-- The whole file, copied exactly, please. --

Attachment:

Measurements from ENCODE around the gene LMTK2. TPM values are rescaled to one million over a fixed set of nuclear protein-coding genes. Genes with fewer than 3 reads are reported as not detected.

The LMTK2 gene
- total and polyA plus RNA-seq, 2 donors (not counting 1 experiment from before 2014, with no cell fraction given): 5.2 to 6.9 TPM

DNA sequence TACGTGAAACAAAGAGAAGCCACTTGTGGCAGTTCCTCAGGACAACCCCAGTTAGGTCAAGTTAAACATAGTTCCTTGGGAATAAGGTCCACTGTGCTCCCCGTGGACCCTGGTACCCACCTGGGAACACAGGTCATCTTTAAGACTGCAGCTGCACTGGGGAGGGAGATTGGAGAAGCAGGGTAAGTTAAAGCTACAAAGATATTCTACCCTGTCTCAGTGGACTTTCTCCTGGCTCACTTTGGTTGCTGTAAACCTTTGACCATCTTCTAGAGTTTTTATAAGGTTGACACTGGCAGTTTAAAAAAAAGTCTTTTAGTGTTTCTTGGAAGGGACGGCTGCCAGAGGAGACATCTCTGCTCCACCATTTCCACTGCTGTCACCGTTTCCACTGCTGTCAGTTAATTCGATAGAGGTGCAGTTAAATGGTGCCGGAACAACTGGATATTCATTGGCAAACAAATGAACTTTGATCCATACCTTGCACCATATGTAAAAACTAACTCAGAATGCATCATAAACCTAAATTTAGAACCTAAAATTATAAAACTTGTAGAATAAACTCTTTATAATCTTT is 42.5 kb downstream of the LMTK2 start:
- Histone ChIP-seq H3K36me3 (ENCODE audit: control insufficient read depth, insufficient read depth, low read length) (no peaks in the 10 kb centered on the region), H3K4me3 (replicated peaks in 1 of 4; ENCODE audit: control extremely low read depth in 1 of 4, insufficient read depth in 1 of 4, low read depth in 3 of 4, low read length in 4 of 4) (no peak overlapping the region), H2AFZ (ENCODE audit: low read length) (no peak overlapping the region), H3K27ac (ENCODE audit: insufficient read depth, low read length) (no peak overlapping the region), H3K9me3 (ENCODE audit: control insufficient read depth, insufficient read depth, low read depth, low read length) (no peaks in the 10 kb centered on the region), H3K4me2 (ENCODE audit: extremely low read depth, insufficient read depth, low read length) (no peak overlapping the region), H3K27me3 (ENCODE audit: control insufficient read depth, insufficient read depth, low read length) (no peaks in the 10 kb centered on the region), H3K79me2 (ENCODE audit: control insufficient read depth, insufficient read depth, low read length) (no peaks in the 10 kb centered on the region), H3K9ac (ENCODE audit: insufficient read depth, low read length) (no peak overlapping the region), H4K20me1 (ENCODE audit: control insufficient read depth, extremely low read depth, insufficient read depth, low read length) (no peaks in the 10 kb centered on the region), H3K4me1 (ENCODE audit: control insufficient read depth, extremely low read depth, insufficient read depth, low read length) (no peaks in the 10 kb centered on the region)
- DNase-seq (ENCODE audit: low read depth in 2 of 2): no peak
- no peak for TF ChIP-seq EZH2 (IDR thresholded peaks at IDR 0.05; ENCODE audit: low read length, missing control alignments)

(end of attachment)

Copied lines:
Measurements from ENCODE around the gene LMTK2. TPM values are rescaled to one million over a fixed set of nuclear protein-coding genes. Genes with fewer than 3 reads are reported as not detected.

The LMTK2 gene
- total and polyA plus RNA-seq, 2 donors (not counting 1 experiment from before 2014, with no cell fraction given): 5.2 to 6.9 TPM

DNA sequence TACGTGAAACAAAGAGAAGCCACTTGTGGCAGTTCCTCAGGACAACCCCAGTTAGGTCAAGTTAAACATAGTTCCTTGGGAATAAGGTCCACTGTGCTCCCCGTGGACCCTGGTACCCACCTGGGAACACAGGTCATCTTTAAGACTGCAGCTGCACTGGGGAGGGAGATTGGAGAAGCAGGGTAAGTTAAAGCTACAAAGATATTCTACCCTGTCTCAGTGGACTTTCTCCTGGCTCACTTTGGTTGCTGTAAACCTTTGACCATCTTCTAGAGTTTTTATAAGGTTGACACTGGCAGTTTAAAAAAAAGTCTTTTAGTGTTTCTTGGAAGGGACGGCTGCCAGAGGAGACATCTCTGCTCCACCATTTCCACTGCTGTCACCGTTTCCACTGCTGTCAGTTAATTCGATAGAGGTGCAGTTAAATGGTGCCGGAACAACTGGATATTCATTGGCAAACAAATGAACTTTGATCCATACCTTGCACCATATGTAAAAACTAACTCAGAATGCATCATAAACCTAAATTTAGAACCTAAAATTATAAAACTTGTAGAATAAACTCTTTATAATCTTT is 42.5 kb downstream of the LMTK2 start:
- Histone ChIP-seq H3K36me3 (ENCODE audit: control insufficient read depth, insufficient read depth, low read length) (no peaks in the 10 kb centered on the region), H3K4me3 (replicated peaks in 1 of 4; ENCODE audit: control extremely low read depth in 1 of 4, insufficient read depth in 1 of 4, low read depth in 3 of 4, low read length in 4 of 4) (no peak overlapping the region), H2AFZ (ENCODE audit: low read length) (no peak overlapping the region), H3K27ac (ENCODE audit: insufficient read depth, low read length) (no peak overlapping the region), H3K9me3 (ENCODE audit: control insufficient read depth, insufficient read depth, low read depth, low read length) (no peaks in the 10 kb centered on the region), H3K4me2 (ENCODE audit: extremely low read depth, insufficient read depth, low read length) (no peak overlapping the region), H3K27me3 (ENCODE audit: control insufficient read depth, insufficient read depth, low read length) (no peaks in the 10 kb centered on the region), H3K79me2 (ENCODE audit: control insufficient read depth, insufficient read depth, low read length) (no peaks in the 10 kb centered on the region), H3K9ac (ENCODE audit: insufficient read depth, low read length) (no peak overlapping the region), H4K20me1 (ENCODE audit: control insufficient read depth, extremely low read depth, insufficient read depth, low read length) (no peaks in the 10 kb centered on the region), H3K4me1 (ENCODE audit: control insufficient read depth, extremely low read depth, insufficient read depth, low read length) (no peaks in the 10 kb centered on the region)
- DNase-seq (ENCODE audit: low read depth in 2 of 2): no peak
- no peak for TF ChIP-seq EZH2 (IDR thresholded peaks at IDR 0.05; ENCODE audit: low read length, missing control alignments)